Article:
In the U.S., Canada, and other nations, February marks Black History Month — an annual observance to remember heroic figures and important events in the history of African-Americans and the African diaspora.
When parents struggle with how to dialogue about multifaceted issues of racism and discrimination, historically grounded films can help. These four movies provide a lens to understand the challenges and opportunities of race relations, keeping the value of human life at the forefront.
Ruby Bridges (TV-PG, 90 minutes, Disney Plus)
Recounting an important chapter in the civil rights movement, Ruby Bridges takes some inspiration from Norman Rockwell’s iconic painting.
In 1960, a 6-year-old African-American girl named Ruby Bridges faced backlash for being among the first to attend a newly integrated public school in New Orleans.
Ruby and her family rely on their Christian faith to persevere, as her mother and father quote Scripture throughout.
There are a few intense scenes of shoving and racial epithets used, though this TV version feels tame compared to other films –- perhaps making it a good entry point for children.
Harriet (PG-13, 122 minutes, Peacock)
Underground Railroad heroine Harriet Tubman comes to life as never before in Harriet, which features some period-accurate violence and racial epithets.
Notably, the film starts with a Black church service and ends with the words of Christ. In fact, some say Tubman's Christian faith is portrayed as a superpower.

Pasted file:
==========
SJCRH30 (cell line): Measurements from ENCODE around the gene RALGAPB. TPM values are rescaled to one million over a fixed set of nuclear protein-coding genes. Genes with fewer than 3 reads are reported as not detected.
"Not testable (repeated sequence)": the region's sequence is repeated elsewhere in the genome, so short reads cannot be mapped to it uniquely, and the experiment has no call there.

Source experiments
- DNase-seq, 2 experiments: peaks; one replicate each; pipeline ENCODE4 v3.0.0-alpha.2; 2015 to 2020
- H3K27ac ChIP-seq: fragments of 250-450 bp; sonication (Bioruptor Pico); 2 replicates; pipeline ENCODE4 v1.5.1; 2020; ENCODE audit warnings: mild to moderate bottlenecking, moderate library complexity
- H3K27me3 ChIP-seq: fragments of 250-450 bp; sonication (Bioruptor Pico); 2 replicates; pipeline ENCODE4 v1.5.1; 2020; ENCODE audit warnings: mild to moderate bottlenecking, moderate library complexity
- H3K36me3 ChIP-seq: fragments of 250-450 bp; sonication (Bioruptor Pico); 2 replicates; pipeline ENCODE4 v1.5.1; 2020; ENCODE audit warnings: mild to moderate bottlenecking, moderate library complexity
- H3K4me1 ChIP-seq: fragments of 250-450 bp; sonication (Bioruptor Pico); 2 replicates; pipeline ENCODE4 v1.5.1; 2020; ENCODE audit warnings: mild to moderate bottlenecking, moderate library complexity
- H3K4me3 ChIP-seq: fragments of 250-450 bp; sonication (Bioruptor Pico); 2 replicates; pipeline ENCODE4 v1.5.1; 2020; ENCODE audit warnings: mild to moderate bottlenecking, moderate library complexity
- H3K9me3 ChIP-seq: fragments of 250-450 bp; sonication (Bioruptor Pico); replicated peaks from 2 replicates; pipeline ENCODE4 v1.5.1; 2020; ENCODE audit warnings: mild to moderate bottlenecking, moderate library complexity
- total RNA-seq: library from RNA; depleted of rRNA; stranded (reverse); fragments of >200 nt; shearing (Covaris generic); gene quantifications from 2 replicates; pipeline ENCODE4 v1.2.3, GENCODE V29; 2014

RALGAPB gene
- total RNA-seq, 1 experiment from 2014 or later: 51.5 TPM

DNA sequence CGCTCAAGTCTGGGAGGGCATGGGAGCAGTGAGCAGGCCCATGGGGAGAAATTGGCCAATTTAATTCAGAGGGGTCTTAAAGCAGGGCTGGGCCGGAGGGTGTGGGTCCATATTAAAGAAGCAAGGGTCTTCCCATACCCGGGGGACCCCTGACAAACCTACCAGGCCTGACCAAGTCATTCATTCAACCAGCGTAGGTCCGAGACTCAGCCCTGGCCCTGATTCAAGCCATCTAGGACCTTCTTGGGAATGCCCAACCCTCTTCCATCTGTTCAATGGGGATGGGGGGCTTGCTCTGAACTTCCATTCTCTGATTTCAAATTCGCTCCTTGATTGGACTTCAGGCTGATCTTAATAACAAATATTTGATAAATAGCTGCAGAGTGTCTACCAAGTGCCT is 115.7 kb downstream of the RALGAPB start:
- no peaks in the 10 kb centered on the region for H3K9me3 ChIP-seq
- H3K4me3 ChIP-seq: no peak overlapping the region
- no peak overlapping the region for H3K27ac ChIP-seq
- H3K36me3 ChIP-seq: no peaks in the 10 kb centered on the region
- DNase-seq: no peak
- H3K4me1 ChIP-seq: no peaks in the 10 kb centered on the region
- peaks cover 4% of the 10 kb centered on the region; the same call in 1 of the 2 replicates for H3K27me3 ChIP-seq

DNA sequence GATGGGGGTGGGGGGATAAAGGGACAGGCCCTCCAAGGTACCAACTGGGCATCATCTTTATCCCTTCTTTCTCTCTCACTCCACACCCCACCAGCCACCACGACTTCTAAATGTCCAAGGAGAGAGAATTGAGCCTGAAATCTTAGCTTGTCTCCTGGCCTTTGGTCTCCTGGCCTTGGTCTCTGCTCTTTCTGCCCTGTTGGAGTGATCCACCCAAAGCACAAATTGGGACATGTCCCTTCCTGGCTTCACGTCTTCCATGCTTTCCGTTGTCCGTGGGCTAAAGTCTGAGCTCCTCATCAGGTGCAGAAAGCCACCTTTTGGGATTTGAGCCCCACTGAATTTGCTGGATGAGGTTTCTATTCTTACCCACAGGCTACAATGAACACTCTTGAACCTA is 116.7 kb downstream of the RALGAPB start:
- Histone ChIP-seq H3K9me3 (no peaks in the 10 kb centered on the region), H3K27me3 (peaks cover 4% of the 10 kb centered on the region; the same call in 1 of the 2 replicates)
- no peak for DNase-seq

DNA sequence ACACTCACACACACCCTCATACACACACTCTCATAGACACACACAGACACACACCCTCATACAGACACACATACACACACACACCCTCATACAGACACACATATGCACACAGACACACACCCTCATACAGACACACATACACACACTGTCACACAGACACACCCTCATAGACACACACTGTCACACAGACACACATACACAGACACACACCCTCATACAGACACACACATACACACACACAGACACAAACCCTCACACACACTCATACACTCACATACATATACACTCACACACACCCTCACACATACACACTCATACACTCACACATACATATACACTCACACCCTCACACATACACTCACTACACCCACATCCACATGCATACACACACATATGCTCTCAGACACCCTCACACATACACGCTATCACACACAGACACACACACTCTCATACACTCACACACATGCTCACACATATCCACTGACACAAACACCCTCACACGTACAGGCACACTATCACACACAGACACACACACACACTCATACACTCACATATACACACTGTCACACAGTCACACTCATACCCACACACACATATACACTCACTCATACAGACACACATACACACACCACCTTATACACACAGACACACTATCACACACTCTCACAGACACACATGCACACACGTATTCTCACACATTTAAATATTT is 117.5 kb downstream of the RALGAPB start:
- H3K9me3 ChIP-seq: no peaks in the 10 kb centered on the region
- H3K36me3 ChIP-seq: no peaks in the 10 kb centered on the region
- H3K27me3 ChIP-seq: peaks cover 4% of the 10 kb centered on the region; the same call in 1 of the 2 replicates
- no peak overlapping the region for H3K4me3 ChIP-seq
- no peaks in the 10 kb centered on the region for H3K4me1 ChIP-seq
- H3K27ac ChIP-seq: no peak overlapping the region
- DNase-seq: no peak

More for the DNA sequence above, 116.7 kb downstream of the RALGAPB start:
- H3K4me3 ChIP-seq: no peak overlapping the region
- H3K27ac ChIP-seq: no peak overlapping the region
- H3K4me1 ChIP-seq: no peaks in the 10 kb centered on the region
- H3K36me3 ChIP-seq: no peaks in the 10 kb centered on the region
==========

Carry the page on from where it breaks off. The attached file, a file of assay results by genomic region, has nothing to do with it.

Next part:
After praying, she navigates past slave catchers.
“Tubman was so certain that this is what had happened to her,” director Kasi Lemmons said in an interview.
“It’s absolutely the way she presents her story, without faltering. I went through a process with it and ultimately decided I was going to take her word for it and take her point of view.”
The Color of Friendship (TV-G, 82 minutes, Disney Plus)
Amid countless bubble-gum DCOMs (that’s Disney Channel Original Movies), this one stands out for being a clear-eyed, historically rich view on issues of racism and prejudice.
In 1977, Piper, the daughter of a black U.S. Congressman in Washington, D.C. is excited to host a foreign exchange student from South Africa . . . until Mahree arrives and she’s a white girl.
In a time when apartheid was prevalent in South Africa, Mahree is shocked by the integrated school that Piper attends. the two clash on several issues including the death of a Black activist.
Using the DCOM formula, it wraps up a bit too conveniently to be called a fully true story. Still, for how The Color of Friendship brings issues of race into authentic kid-level conversations that challenge both of their assumptions, it’s well worth seeing.
Selma (PG-13, 128 minutes, VOD rental)
Actor-producer David Oyelowo, a devout Christian, first made a global splash when he portrayed Reverend Martin Luther King Jr. in this remarkable biopic.
Historically significant scenes of the 1965 protest and violence on the Edmund Pettus Bridge in Selma, Alabama, are accurately recreated, as African-Americans are beaten, tear-gassed and left bloody.
The film proceeds from there to Dr. King’s march to Birmingham, ultimately a journey of courage and hope.
In its focus on King, Selma does not omit mention of his extramarital affairs; an audio recording of a bedroom scene is played at one point by an FBI agent. It’s likely best suited for teens and up.
Image: Adobe Stock
Josh M. Shepherd covers culture, faith and public-policy issues for various media outlets. He and his wife are raising two children in Northern Virginia.